Shaking his antlered head the young buck allowed his eyes to roam around the room. There was enough space to allow the two of them to standing freely without getting in each other's way, and that was all. Once more the whitetail eyed the door. He did notice that the panels fitted into the frame with the same type of seam as the one that split it. Lightly he ran his fingers around the rim, feeling that same minuscule curve as with the wall and floor in the outer vestibule.
“If I didn’t know better, I’d say that these compartments were poured like concrete in a form, or plaster in a mold. These is no evidence of any seam, crack, or juncture anywhere, other than in this door.” With that he rapped the door with his knuckles. There was a dull, muffled thump.
Sir Albert could only nodded his agreement. “Whoever constructed this place was far ahead of us in terms of technological advancement.”
The whitetail couldn’t suppress a grin. “You think the Martians built this place?”
The English ape grinned in return. “Them, or the Venusians.”
That brought laughter from both of them to the point that the students began eyeing them as if the pair had gone nuts. When the guffaws faded away, James Baxter got down onto his knees to further study the door. Lightly he ran his fingertips over the walls surrounding the door when he stopped. Something didn’t feel right on the right-hand side near the rim. Asking the simian to bring one of the lamp stands over he began to peer closely at the wall there. Turning his head this way and that while brushing his fingers over the smooth porcelain-like material he found what felt like a bump.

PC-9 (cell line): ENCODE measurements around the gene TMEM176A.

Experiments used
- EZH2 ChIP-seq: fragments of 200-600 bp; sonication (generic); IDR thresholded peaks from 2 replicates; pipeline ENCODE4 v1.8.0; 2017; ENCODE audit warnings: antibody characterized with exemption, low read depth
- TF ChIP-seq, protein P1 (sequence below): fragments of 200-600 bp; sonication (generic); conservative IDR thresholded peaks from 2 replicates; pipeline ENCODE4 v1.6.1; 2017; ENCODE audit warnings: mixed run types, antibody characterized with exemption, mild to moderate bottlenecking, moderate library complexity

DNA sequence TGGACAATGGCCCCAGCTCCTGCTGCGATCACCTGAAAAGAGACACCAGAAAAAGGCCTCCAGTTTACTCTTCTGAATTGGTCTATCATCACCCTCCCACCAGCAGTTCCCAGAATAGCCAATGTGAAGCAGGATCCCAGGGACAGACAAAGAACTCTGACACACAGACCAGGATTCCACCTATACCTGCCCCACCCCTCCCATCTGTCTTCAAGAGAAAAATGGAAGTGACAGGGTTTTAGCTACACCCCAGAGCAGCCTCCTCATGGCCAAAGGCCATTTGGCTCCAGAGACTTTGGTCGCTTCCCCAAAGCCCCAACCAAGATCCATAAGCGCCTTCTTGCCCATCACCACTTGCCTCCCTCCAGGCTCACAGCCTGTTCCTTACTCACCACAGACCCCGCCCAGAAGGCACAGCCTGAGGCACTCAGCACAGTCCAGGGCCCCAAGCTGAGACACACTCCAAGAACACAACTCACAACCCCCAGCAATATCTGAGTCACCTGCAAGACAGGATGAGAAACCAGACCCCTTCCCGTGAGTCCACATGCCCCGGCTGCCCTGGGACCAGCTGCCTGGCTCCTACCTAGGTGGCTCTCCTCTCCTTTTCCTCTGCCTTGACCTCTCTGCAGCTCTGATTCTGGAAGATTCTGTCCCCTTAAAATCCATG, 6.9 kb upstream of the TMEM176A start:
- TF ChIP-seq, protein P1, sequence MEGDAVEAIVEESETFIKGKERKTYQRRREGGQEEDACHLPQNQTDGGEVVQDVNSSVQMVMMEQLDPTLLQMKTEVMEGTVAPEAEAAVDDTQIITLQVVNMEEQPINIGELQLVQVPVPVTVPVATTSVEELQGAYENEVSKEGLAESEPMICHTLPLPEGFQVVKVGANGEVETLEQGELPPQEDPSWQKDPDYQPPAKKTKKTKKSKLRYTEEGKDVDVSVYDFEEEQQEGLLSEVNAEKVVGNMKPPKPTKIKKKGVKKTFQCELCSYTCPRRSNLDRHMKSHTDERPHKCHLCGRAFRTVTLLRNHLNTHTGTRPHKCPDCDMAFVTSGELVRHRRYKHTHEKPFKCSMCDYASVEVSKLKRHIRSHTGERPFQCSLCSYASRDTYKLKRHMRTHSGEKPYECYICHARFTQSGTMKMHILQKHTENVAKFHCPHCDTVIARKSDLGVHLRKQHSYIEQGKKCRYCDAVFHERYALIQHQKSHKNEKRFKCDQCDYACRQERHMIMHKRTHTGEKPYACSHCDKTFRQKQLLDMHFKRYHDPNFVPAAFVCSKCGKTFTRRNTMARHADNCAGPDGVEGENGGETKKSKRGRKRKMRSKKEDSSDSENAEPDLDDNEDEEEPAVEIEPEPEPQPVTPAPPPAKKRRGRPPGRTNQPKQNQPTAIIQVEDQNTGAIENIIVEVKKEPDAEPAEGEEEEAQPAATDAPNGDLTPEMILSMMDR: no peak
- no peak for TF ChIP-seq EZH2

Standing up he sought that bump again and found it to be about waist high. Well, it could be considered waist high on one of those odd Anubian characters on his dream world. Or maybe one of those tall feline creatures with the rounded ears and broad blunt muzzles. Then it occurred to Baxter why those slender denizens looked odd to him.
“Cat-bears,” was what he murmured under his breath.
“What was that?” asked the simian.
Quickly James Baxter recounted his dreams that he had mentioned to Sir Albert when the chimpanzee woke him up earlier, giving a greater detail to the citizens of the city. Then he stuffed his hand into a pants pocket to recover the disk. He stared at that feminine face. That graceful smile and the sharpness of the visible ear told the whitetail that this was not a flight of fantasy brought on by the longing for female companionship or the desire of closeness to a femme. It was a discovery that could only be brought on by fevered dreams or a drug-induced hallucinations. But it was neither. James Baxter knew that he had visited that beautiful world three times already, and now wanted to return once more.
A thought came to mind that he acted on without hesitation. Feeling for the bump he pressed it. Somehow he knew what the reaction would be; the bump slid in out of the way. But what he didn’t expect was something else filling that space. Kneeling once more the young buck studied that something, and was surprised at what he found. Now set into the wall was what looked like an engraving of some kind. The more he looked at the more he realized what that image represented.